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Old 04-28-2008, 10:54 PM   #25
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Yes, it's the same one. His production company is "Icon Productions" and I saw it in either the opening credits or the closing ones.

ICON MOVIES - Film Production, Sales, Marketing and Distribution
Thanks! Seems to be well done so far
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Old 04-29-2008, 02:19 AM   #26
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i was surprised see gibson involved in this and i'm a little disturbed that he was given such a free hand with the united states navy. i kept his anti-semitism in mind as i watched tonight's episode dealing with the supposed-anti-black racist who was offered an "other than honorable" discharge. (i'm not convinced the kid wasn't just trying to get out of the navy.)

a phrase almost stuck in my mind from watching today. something about working on a ship that is a dictatorship to defend democracy. all in all, real interesting seeing how that community works. if it weren't for all the bombs it actually looks not as bad as corporate life.

the air & sea show here was canceled this year but fort lauderdale is still always accommodating. April 28 - May 4, 2008**||**National Salute to America's Heroes: Schedule: Fleet Week USA.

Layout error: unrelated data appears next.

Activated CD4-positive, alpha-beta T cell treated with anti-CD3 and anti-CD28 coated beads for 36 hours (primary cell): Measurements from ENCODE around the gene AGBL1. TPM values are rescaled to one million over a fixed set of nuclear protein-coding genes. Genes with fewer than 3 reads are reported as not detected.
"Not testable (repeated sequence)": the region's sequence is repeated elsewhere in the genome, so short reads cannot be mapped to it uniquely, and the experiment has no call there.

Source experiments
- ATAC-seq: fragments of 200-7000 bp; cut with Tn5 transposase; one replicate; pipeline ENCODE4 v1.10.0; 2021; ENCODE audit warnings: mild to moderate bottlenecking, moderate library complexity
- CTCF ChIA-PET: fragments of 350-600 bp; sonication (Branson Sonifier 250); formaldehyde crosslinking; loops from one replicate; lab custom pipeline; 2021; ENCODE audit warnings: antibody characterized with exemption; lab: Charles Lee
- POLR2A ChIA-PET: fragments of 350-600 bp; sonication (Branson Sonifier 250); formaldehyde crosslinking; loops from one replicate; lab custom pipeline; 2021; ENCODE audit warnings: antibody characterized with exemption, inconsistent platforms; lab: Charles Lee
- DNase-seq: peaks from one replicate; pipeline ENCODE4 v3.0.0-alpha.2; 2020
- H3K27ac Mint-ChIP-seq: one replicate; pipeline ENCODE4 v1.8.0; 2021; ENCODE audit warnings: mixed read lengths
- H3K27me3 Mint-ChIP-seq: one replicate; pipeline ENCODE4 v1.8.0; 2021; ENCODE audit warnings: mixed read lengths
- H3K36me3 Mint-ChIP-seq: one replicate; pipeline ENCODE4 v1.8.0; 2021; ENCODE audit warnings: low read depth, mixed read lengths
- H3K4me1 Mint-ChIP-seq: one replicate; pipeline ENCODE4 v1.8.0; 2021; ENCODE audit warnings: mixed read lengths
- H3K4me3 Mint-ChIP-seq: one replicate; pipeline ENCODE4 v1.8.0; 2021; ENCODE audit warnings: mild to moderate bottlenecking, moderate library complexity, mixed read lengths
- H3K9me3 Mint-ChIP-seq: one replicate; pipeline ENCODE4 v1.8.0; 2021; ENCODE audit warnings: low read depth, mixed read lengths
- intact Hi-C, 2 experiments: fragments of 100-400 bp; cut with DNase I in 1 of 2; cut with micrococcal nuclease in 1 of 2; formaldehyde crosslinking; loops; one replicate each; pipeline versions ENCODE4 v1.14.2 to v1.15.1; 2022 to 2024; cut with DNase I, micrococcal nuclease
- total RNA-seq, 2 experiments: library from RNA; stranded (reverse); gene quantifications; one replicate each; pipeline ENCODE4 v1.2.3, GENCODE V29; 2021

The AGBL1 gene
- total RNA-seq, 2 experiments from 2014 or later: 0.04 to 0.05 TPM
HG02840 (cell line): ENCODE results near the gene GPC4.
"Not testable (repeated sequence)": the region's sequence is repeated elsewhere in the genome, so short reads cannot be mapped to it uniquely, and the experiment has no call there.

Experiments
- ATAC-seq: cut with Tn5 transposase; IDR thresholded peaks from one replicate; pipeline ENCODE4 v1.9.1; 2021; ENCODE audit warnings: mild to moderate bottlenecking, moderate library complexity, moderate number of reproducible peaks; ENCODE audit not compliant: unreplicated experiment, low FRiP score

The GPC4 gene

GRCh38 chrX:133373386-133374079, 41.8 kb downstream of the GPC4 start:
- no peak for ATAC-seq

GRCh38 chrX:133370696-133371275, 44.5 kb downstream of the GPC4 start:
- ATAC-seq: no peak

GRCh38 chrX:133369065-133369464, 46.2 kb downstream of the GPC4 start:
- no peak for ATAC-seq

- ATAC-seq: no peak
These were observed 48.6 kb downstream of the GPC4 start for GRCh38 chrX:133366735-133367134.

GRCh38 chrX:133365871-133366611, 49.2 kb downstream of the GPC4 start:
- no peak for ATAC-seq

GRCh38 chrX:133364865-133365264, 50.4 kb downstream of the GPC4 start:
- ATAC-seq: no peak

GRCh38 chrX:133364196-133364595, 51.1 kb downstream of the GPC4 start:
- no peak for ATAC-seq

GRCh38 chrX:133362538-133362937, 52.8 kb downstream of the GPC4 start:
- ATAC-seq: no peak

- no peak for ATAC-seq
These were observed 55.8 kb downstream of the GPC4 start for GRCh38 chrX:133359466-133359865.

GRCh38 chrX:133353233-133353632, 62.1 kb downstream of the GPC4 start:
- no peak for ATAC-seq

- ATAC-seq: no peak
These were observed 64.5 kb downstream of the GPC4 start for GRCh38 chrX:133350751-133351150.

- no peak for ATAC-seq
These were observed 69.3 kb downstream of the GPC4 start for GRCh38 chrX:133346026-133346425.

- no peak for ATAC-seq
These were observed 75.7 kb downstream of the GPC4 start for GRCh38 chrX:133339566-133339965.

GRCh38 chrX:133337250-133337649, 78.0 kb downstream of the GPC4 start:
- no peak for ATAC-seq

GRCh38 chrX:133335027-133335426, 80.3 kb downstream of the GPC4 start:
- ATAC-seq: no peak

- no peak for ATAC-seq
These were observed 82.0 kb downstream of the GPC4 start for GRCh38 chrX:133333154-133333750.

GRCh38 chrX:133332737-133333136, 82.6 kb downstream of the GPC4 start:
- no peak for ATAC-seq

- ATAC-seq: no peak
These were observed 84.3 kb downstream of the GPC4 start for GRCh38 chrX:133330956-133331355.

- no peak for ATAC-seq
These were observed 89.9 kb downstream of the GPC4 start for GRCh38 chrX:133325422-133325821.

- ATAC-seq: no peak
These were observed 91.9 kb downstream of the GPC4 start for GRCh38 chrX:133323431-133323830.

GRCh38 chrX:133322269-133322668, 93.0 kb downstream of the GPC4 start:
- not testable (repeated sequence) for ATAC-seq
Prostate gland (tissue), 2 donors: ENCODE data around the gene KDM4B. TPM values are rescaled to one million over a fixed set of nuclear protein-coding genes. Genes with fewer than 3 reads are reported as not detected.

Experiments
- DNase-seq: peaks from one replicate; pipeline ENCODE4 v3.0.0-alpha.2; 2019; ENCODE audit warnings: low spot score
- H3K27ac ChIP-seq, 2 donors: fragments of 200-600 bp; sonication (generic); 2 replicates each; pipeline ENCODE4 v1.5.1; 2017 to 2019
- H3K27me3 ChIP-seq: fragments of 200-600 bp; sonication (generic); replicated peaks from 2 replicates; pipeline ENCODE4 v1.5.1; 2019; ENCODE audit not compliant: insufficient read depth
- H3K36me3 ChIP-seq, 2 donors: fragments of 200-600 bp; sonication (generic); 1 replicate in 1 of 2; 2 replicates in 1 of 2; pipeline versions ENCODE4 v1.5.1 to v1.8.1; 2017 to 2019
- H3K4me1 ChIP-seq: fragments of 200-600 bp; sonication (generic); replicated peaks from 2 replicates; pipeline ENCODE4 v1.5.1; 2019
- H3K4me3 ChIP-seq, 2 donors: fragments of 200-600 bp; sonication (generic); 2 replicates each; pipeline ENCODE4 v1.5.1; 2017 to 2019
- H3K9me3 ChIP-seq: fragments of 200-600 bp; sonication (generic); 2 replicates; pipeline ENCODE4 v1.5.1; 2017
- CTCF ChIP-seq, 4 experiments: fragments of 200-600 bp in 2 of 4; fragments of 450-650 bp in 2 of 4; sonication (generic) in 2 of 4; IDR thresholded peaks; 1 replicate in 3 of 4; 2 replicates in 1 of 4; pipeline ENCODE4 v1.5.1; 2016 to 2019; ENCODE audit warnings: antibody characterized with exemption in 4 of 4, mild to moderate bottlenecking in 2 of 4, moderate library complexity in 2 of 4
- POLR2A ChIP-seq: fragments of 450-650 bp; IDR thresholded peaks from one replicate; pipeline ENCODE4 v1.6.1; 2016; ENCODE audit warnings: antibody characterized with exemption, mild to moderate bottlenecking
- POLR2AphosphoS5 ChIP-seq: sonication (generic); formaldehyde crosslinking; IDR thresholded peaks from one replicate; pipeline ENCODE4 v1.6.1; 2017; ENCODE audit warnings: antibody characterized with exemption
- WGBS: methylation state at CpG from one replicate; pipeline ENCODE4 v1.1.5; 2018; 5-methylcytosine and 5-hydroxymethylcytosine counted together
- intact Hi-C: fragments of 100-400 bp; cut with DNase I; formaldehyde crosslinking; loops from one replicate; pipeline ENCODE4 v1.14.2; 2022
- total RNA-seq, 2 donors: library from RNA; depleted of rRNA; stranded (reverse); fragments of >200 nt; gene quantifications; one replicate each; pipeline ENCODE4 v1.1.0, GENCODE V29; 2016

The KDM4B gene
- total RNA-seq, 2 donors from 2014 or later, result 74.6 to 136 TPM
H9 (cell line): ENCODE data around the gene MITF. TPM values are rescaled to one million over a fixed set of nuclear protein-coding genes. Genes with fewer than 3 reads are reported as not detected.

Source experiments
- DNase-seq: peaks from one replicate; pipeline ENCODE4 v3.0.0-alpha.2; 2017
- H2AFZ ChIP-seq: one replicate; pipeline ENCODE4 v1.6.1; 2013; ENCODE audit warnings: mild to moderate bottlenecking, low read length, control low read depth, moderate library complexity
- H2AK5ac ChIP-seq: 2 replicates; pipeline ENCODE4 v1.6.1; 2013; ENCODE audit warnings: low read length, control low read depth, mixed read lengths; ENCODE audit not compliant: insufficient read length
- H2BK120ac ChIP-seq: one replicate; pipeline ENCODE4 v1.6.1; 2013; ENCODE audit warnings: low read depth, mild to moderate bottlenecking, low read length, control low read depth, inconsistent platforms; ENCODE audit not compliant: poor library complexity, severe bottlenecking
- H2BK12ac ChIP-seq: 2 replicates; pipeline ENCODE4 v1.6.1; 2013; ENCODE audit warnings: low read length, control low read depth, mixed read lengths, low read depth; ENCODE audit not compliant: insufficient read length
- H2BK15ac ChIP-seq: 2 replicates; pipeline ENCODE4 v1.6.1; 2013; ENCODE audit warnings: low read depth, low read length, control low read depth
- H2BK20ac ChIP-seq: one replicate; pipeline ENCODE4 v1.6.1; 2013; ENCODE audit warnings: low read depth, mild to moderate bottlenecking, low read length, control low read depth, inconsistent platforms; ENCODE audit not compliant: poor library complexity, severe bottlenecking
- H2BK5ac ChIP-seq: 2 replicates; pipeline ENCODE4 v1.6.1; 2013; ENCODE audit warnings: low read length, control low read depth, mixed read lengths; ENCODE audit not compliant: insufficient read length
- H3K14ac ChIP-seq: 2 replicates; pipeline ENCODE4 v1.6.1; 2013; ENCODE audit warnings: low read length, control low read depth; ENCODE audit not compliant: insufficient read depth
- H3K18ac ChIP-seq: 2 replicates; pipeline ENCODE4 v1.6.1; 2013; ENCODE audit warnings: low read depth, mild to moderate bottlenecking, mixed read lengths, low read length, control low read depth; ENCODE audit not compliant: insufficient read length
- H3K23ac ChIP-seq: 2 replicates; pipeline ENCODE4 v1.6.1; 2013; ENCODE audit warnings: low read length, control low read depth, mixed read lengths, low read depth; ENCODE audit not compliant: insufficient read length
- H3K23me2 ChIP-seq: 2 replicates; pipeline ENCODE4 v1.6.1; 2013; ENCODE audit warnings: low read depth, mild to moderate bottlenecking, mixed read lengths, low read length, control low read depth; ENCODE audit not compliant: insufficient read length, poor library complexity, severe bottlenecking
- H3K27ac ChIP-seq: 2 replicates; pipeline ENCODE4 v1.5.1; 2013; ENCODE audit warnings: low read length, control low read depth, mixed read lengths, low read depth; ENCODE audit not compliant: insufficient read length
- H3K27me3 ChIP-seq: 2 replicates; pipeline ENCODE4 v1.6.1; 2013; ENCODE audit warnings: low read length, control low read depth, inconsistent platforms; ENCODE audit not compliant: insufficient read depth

there's a nuke-powered sub in port everglades (Fleet Week: Submarine duty brings out depths of emotion -- South Florida Sun-Sentinel.com) and maybe even an air craft carrier offshore.

will post some pictures if i get to it this week.
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Old 04-29-2008, 12:26 PM   #27
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I've really enjoyed this show as well. It's a dose of reality and takes a lot of the exoticness out of some of my preconceived perceptions. It also makes you appreciate how much these crew members are sacrificing for their country. While they may not exactly be catching bullets on the front line in Iraq, they are forced to deal with a completely different way of life. Much more constrained and much less free than what we are privledged to enjoy in the civilian world, which in and of itself deserves appreciation. Personally, I have gained a new found respect.

Lazy, I believe Mel Gibson is only one of the directors. They also have a retired USN Captain involved in the production.